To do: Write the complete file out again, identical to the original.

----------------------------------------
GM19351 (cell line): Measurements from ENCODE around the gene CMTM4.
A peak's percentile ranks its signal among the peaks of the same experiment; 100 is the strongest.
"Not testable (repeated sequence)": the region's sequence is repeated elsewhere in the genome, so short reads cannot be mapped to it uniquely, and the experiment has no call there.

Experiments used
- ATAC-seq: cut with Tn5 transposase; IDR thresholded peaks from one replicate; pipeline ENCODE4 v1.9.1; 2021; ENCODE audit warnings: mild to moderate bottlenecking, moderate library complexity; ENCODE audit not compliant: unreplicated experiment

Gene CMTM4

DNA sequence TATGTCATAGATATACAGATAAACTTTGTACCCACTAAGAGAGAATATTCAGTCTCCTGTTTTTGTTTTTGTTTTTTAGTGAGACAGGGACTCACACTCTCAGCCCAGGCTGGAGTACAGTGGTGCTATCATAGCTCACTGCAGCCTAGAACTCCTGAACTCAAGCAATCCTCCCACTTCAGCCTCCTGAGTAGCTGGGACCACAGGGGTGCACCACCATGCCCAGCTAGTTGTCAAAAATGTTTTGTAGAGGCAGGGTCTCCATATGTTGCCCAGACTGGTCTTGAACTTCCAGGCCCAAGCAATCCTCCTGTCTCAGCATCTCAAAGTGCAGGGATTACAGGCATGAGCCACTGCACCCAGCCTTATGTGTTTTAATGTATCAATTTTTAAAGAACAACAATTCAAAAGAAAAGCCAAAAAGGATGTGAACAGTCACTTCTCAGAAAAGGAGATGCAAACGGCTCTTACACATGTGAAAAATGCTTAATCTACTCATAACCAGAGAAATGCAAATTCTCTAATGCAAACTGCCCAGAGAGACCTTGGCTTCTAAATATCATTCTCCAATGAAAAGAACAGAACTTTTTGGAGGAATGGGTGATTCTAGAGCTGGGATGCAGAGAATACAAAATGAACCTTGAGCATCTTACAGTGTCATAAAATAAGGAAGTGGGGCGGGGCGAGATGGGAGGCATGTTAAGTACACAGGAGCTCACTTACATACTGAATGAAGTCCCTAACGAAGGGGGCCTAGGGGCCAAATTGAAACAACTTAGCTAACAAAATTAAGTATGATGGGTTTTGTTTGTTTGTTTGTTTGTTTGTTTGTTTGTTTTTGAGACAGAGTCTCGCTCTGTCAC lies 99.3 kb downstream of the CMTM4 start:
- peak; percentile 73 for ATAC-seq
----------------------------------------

GM19351 (cell line): Measurements from ENCODE around the gene CMTM4.
A peak's percentile ranks its signal among the peaks of the same experiment; 100 is the strongest.
"Not testable (repeated sequence)": the region's sequence is repeated elsewhere in the genome, so short reads cannot be mapped to it uniquely, and the experiment has no call there.

Experiments used
- ATAC-seq: cut with Tn5 transposase; IDR thresholded peaks from one replicate; pipeline ENCODE4 v1.9.1; 2021; ENCODE audit warnings: mild to moderate bottlenecking, moderate library complexity; ENCODE audit not compliant: unreplicated experiment

Gene CMTM4

DNA sequence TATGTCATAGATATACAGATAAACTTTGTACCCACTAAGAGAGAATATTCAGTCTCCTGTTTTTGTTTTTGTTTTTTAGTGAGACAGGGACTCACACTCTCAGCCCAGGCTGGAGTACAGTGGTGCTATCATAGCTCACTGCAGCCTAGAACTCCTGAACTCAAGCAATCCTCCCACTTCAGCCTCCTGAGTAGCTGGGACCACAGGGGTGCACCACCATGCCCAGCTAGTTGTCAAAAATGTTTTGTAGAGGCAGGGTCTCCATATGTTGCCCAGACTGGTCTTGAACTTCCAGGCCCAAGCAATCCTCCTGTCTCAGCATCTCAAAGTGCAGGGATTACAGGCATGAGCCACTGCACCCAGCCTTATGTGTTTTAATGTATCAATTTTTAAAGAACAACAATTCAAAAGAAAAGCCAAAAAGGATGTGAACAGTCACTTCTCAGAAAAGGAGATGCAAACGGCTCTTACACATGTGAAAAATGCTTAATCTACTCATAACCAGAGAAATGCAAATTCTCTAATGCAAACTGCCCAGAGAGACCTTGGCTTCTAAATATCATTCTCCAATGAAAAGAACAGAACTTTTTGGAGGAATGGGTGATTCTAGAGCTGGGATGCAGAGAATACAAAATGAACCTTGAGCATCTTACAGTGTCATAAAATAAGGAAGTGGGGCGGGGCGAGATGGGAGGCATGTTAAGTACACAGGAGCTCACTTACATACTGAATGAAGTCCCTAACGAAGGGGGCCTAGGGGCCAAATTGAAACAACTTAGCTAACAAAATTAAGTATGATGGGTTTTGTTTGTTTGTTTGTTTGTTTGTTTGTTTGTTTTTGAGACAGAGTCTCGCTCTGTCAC lies 99.3 kb downstream of the CMTM4 start:
- peak; percentile 73 for ATAC-seq